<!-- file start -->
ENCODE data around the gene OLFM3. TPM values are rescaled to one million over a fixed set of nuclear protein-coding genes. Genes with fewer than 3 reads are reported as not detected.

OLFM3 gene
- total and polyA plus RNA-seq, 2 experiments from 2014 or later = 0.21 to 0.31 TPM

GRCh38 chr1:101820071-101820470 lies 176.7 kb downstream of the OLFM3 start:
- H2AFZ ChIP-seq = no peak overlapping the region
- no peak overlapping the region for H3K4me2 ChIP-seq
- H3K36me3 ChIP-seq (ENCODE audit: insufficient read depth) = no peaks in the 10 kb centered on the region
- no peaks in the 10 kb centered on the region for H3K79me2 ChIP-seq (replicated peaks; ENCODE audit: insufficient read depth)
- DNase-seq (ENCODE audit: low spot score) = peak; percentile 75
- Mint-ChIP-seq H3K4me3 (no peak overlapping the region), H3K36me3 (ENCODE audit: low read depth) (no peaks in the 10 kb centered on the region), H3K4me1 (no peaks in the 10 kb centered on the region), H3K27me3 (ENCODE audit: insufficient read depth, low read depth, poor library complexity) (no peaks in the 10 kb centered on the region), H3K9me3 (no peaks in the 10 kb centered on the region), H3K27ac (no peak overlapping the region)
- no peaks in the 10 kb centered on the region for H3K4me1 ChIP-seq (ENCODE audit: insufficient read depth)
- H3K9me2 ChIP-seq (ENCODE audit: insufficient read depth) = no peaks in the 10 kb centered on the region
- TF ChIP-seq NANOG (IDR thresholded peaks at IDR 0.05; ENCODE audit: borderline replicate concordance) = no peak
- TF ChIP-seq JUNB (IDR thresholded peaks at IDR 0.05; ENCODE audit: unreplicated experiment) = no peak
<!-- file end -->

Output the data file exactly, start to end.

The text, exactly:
ENCODE data around the gene OLFM3. TPM values are rescaled to one million over a fixed set of nuclear protein-coding genes. Genes with fewer than 3 reads are reported as not detected.

OLFM3 gene
- total and polyA plus RNA-seq, 2 experiments from 2014 or later = 0.21 to 0.31 TPM

GRCh38 chr1:101820071-101820470 lies 176.7 kb downstream of the OLFM3 start:
- H2AFZ ChIP-seq = no peak overlapping the region
- no peak overlapping the region for H3K4me2 ChIP-seq
- H3K36me3 ChIP-seq (ENCODE audit: insufficient read depth) = no peaks in the 10 kb centered on the region
- no peaks in the 10 kb centered on the region for H3K79me2 ChIP-seq (replicated peaks; ENCODE audit: insufficient read depth)
- DNase-seq (ENCODE audit: low spot score) = peak; percentile 75
- Mint-ChIP-seq H3K4me3 (no peak overlapping the region), H3K36me3 (ENCODE audit: low read depth) (no peaks in the 10 kb centered on the region), H3K4me1 (no peaks in the 10 kb centered on the region), H3K27me3 (ENCODE audit: insufficient read depth, low read depth, poor library complexity) (no peaks in the 10 kb centered on the region), H3K9me3 (no peaks in the 10 kb centered on the region), H3K27ac (no peak overlapping the region)
- no peaks in the 10 kb centered on the region for H3K4me1 ChIP-seq (ENCODE audit: insufficient read depth)
- H3K9me2 ChIP-seq (ENCODE audit: insufficient read depth) = no peaks in the 10 kb centered on the region
- TF ChIP-seq NANOG (IDR thresholded peaks at IDR 0.05; ENCODE audit: borderline replicate concordance) = no peak
- TF ChIP-seq JUNB (IDR thresholded peaks at IDR 0.05; ENCODE audit: unreplicated experiment) = no peak